Ricnvolved1956 reacted to itguy2017 in I wouldn't use Untangle Firewall. ...
Careful! They were bought out by a US-Govt linked private equity firm and the new guys they are bringing in are largely former/current intelligence agents or people with very close links to the intelligence and law enforcement. Coincidentally, the moment they brought in these spook-types they added 'amazing new cloud based technologies' to their product.. (err... Telemetry potential LOL)
Be safe, and realize with a UTM it has the potential to filter/monitor/log all of your activities and if you have suspicions about the company behind your UTM you should be careful. Given the recent backdoors in products like Juniper, Cisco and Fortinet, you can't be too safe. Also OpenSource doesn't guarantee you privacy/security, they can easily gather extensive telemetry under the guise of logging and protection(cloud) of their products/services.
Ricnvolved1956 reacted to LZ1 in Meanwhile in America after Trump ...
So one-sided. You need a greater amount of "John Pilger"in your media diet Kepler. Here's an excerpt which challenges your views:
That's from one of the worlds most illustrious journalists too. It's not to say he's automatically right about everything - but if it spurs critical thought, then that's a good thing.
I don't disagree that privacy will probably be even more important under Trump. I just think the constant automatic anti-Trump "journalism" is boring and whatever delusions may be created because of it, dangerous as well. Besides, didn't rule 41 just pass into law? The one giving the FBI extended hacking mandates. To my knowledge, Trump didn't have anything to do with that. That developed under the Obama administration. I think the crucial difference, is that Trumps moves are "obvious" because he's a loud-mouth. Or at least made obvious by media. While Obama's aren't, in the same way.
One more from John:
I like this quote, from the bottom of this post:
Ricnvolved1956 reacted to OmniNegro in Meanwhile in America after Trump ...
Well, if you subscribe to the idea that Snowden is an American agent trying to build reputation with those who hate America, then it would actually be very detrimental to pardon him. But otherwise you are quite right. And I have no idea if Snowden is an American agent or not. Nor any concern if he is.
The one universal identifying trait of a politician is that they are all liars. Absolutely none are honest. And anyone who thinks any one of them is needs to take a really hard look at them for a while. Despite all efforts, truth cannot ever be fully suppressed. The best a practiced liar can do is make the truth indistinguishable from their lies.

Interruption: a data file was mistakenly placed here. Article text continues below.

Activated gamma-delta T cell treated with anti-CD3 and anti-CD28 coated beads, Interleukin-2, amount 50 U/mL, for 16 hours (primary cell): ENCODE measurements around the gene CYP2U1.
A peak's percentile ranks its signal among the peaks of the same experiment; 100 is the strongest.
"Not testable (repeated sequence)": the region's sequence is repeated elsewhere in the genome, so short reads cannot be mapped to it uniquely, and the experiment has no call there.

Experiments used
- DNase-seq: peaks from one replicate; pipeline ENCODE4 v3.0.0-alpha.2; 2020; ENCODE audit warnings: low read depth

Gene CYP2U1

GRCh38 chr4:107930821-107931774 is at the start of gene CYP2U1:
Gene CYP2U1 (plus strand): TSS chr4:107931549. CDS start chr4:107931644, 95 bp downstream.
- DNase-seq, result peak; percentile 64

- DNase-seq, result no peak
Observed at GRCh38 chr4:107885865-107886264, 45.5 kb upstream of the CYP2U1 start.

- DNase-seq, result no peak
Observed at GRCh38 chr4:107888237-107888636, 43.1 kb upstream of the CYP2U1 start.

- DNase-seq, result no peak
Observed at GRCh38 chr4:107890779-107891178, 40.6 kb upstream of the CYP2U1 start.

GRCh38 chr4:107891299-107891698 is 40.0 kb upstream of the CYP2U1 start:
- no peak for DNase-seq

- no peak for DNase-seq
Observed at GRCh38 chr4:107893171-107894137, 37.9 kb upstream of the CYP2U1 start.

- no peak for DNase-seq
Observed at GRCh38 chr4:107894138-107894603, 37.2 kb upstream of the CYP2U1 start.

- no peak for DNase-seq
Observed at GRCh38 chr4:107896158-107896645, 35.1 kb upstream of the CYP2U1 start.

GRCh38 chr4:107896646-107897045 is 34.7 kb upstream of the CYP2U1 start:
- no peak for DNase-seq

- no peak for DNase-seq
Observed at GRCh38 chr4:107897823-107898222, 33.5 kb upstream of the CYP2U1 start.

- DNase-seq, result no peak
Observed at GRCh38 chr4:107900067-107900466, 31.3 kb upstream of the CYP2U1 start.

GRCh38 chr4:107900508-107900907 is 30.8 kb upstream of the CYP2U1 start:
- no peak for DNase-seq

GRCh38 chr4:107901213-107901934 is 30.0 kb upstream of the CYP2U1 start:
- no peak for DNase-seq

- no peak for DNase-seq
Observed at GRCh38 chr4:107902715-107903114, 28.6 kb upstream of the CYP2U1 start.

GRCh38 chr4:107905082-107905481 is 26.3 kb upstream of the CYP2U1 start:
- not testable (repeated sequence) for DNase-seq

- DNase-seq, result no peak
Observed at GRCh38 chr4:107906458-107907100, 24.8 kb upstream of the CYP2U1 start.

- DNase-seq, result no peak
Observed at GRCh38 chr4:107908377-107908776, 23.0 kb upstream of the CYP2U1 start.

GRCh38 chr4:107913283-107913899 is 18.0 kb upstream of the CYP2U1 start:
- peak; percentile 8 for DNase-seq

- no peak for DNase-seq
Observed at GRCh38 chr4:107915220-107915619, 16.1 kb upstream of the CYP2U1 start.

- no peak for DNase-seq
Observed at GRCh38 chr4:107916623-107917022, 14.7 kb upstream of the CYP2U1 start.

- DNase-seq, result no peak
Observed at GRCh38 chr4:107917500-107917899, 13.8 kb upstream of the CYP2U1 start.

Ricnvolved1956 reacted to FromtheWalls in Meanwhile in America after Trump ...
Haha, I love it. Under Obama we got the least transparent government in history, pursuit of more whistle-blowers than under any other government, additions to NDAA that ensure anyone can be held indefinitely with no charge and with legal deniability to the family they even have the person, additions to the Patriot Act and a nightmare of a mass surveillance regime that suddenly got scary now that the Bamster is on his way out etc. Obama has been chipping away at liberty for eight years, and he seems to only lament that he didn't erode even more of it. Maybe it will continue under Trump, but at least this time it will be hilarious. There is no new insight gained, either - people still think Hillary would be less of a threat, thus gaining no understanding in the process. The silent erosion would continue under her, now media will whine with impotent rage - but they are already defeated. Let the journey towards nihilism continue, it's going to be one hell of a ride.
Edit: I will continue to stand for freedom just like I have under eight years of the Obama nightmare, whose latest claim to fame is to literally lie and say he can't pardon Snowden, which he absolutely can. What a useless idiot that dunce turned out to be.
Ricnvolved1956 reacted to serenacat in Delay to rule 41 amendment ...
Reading the PIA URL makes any VPN user and security/privacy aware person see themselves as a potential target. One response would be to always enable GPS location on the mobile, and never use a VPN or proxy - kind of like the police won't think I am a drug dealer if I always leave the windows open with no curtains, and the doors unlocked when I go out, and never lock the car.
One thought without researching the debate is that this may dovetail with efforts to force US based suppliers of hardware and software, from Oracle databases to various apps in the Google Play Store or Apple App Store, to Windows and Android and Apple operating systems, to include backdoors in ALL their products without concern about violating US laws or constitution.
Part of the reaction globally would be to avoid US products, many might feel that a Huawei phone with Chinese spyware was less of a worry than US spyware.
And suppliers such as Siemans (Germany) and Ericsson (Sweden) might reenter the mobile/device market as more trusted or less threatening.
And governments and commerce would want open source databases and Linux, partly due to the NSA mission including commercial advantage for the USA and its corporations.
Ricnvolved1956 reacted to serenacat in When did the first anonymizing VPN services appear and why? ...